Eunomus: or, Dialogues concerning the law and constitution of England. With an essay on dialogue, Volume 3

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Page 220 - Also in such case where the inquest " may give their verdict at large, if they will take upon " them the knowledge of the law upon the matter, they "may give their verdict generally as it is put in their
Page 305 - With store of ladies, whose bright eyes Rain influence, and judge the prize Of wit or arms, while both contend To win her grace whom all commend.
Page 267 - IntroducVion," giving an account of the Earl's public principles, which were jufl what became an Englifhman and a Philofopher. One anecdote, not mentioned there, but an inflance of his modeft ingenuity, ought to be recorded. Attempting to fpeak on the bill for granting council to prifoners in cafes of ' high-treafon, He was confounded, and for fome time could not proceed, but recovering himfelf he faid, " What now happened to him, would ferve ' to fortify the arguments for the bill if He,
Page 80 - ... the bare name of a town, of which there remains not fo much as the ruins, where fcarce fo much houfing as a...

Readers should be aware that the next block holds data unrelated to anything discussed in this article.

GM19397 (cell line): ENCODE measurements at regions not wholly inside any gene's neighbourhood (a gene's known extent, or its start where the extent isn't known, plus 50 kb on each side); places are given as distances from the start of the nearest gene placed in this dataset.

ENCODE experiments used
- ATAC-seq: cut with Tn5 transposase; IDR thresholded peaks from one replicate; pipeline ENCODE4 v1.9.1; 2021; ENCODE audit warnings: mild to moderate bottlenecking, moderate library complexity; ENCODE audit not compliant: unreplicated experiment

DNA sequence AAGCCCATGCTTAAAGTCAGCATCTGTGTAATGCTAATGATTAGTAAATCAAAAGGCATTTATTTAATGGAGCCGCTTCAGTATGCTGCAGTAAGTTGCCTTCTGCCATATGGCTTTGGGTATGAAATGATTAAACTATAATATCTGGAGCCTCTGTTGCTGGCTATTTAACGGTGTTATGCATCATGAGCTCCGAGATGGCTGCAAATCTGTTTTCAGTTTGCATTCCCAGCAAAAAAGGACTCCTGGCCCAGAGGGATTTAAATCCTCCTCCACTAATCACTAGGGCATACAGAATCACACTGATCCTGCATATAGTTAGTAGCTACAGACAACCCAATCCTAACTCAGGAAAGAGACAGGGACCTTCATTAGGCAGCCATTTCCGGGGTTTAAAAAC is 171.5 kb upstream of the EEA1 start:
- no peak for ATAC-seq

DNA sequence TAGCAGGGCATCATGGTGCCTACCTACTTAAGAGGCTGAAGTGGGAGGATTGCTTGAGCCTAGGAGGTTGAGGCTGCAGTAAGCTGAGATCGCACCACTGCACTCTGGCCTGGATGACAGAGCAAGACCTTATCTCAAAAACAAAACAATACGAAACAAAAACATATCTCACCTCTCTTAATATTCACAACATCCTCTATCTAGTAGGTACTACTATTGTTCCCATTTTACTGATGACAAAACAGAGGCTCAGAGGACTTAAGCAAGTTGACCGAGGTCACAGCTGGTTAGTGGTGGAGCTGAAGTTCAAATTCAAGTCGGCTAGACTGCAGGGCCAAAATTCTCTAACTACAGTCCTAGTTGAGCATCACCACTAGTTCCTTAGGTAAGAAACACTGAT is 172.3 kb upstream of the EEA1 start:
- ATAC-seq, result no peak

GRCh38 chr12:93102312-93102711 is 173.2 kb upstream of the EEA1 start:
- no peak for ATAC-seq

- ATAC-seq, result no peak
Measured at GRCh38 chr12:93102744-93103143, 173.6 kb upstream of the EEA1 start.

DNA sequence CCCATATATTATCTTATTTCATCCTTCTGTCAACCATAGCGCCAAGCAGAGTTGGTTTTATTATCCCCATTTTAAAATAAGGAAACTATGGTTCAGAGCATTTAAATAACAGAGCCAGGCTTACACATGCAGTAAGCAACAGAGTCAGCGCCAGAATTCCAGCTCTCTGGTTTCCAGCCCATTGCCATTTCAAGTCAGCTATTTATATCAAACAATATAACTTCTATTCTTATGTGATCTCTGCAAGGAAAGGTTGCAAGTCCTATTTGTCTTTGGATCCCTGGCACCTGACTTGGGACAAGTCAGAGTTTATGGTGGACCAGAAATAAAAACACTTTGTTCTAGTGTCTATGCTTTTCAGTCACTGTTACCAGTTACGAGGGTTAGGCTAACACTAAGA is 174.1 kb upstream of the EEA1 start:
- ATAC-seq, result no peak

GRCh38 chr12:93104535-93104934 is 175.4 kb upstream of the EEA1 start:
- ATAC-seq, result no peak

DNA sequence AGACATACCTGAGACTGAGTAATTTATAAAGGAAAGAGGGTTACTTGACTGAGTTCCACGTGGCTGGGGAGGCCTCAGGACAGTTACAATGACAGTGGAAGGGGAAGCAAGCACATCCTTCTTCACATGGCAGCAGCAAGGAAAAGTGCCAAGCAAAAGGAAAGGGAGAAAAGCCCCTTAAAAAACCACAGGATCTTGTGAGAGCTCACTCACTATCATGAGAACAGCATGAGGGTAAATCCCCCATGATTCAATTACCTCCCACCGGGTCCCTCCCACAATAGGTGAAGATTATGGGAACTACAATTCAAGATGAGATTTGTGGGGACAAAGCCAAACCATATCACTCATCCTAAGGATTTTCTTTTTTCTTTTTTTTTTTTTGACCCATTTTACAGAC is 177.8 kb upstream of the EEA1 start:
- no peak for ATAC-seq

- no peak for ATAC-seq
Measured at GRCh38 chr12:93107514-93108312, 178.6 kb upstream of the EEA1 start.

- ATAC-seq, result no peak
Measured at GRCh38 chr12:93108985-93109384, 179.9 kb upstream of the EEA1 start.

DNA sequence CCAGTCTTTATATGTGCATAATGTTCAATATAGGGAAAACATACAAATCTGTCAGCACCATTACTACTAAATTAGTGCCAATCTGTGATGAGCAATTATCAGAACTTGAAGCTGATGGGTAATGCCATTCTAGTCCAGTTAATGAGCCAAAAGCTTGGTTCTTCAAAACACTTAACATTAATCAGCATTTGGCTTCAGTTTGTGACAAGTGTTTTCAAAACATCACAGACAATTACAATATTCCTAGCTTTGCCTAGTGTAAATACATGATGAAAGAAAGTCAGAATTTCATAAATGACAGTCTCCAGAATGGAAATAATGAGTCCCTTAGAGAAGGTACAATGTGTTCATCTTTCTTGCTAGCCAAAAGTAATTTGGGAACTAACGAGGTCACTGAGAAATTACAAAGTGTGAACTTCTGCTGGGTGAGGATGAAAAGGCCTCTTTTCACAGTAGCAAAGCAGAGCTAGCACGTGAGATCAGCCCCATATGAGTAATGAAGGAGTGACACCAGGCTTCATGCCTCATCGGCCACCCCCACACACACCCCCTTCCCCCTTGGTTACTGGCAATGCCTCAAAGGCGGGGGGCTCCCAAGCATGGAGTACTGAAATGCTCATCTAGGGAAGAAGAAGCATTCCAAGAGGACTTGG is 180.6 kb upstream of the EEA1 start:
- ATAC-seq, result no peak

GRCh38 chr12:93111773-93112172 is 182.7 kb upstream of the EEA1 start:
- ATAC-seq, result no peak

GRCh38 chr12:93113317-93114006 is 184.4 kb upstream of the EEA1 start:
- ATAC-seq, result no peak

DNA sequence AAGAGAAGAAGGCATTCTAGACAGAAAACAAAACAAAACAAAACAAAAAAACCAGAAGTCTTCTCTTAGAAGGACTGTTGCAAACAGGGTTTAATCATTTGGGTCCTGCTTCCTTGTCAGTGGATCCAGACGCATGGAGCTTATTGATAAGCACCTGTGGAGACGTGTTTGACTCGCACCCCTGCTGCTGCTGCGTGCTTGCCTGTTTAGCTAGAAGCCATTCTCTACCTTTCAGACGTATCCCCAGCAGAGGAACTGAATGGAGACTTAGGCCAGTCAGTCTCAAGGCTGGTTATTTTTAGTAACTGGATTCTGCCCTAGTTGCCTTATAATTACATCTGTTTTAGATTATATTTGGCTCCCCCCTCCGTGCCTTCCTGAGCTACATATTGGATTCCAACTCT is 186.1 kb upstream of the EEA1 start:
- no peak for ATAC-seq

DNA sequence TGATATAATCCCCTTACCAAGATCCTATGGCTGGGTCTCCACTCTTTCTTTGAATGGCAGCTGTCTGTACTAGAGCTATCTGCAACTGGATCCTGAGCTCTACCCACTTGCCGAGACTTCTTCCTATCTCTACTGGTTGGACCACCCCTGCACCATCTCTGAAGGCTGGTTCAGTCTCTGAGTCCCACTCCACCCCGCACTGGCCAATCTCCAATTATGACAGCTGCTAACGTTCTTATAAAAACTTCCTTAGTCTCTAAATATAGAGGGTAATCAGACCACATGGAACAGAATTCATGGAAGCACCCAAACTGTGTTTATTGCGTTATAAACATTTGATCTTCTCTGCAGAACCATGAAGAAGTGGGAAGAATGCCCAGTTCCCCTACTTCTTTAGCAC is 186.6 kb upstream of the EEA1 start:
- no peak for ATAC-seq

Page 64 - Parliament, but the petition and anfwer were entered in the Parliament Rolls, and out of both, by the advice of the Judges and others of the King's Council, the Act was drawn up conformable to the Petition and...
Page 36 - Draw to one point, and to one centre bring Beaft, Man, or Angel, Servant, Lord, or King. For Forms of Government let fools conteft; Whate'er is beft adminifter'd is beft : For Modes of Faith let gracelefs zealots fight ; His can't be wrong whofe life is in the right...
Page 225 - When a sufficient number of persons impanelled, or tales-men, appear, they are then separately sworn well and truly to try the issue between the parties, and a true verdict to give according to the evidence; and hence they are denominated the jury, jurata, and jurors, sc.
Page 175 - It is true the decisions of courts of justice, though by virtue of the laws of this realm they do bind, as a law between the parties thereto, as to the particular case in question, till reversed by error or attaint, yet they do not make a law, properly so called, for that only the king and parliament can do...
Page 129 - I we get the formula that is still in use. An act is passed which recites that the commons have granted a tax, and then it is enacted by the king, by and with the advice and consent of the lords spiritual and temporal in parliament assembled and by the authority of the same, that the tax be imposed. It is not until after the Restoration that the commons begin to contend that the lords can make no alteration in a money bill, but must simply accept it, or simply reject it.
Page 192 - ... of our laws, the true idea of judicial decifions, their ufe as precedents, the authority and qualities of good reports, and other fubje&s of ai: :>:Lr kind, are, likewife, well explained.

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